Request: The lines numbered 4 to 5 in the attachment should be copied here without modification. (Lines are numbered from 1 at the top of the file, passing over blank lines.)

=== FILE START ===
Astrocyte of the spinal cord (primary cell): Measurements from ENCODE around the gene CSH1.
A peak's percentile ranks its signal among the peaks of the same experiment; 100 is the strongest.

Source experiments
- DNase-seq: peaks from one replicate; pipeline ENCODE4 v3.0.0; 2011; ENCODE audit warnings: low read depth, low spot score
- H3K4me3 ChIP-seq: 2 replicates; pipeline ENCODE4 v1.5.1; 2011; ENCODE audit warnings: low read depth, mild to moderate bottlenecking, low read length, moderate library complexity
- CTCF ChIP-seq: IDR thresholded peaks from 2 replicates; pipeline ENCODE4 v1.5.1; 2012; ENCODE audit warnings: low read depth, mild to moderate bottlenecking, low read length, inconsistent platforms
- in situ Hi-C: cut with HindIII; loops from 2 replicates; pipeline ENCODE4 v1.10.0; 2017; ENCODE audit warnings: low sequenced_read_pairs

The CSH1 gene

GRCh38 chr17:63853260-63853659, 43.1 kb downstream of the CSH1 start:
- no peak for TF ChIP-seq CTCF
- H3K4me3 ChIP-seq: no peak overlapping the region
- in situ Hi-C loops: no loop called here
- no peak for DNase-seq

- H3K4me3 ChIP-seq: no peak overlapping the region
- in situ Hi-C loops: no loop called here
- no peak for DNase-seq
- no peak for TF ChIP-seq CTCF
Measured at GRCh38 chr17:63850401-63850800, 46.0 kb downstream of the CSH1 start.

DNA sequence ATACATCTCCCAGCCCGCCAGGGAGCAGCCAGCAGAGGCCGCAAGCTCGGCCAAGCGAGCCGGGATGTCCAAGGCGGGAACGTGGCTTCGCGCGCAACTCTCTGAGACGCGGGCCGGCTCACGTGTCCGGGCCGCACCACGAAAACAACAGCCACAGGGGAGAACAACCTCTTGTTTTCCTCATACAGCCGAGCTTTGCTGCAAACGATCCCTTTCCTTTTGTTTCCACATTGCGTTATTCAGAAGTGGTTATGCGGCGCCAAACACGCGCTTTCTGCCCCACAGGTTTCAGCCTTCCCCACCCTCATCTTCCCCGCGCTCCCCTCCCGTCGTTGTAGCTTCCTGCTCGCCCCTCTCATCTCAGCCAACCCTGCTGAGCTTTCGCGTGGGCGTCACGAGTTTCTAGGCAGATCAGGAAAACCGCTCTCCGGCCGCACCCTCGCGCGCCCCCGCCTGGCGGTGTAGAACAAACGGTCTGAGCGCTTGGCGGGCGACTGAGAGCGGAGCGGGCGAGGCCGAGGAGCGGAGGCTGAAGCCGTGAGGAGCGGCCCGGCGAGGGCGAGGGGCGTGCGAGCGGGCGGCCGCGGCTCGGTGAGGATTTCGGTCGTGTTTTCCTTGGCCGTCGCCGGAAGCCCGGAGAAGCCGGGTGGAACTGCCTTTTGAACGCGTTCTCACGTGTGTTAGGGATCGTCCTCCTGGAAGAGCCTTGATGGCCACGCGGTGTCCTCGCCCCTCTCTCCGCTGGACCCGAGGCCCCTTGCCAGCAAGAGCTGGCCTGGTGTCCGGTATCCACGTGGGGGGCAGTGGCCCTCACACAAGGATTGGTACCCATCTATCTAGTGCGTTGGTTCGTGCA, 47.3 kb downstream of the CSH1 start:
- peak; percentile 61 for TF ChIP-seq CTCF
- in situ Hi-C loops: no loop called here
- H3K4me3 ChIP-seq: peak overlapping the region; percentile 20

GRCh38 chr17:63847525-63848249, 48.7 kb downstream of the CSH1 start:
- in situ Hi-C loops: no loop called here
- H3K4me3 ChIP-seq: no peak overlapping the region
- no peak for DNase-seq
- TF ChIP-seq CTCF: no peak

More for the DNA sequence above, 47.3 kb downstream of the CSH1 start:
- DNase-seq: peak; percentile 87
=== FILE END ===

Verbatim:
- DNase-seq: peaks from one replicate; pipeline ENCODE4 v3.0.0; 2011; ENCODE audit warnings: low read depth, low spot score
- H3K4me3 ChIP-seq: 2 replicates; pipeline ENCODE4 v1.5.1; 2011; ENCODE audit warnings: low read depth, mild to moderate bottlenecking, low read length, moderate library complexity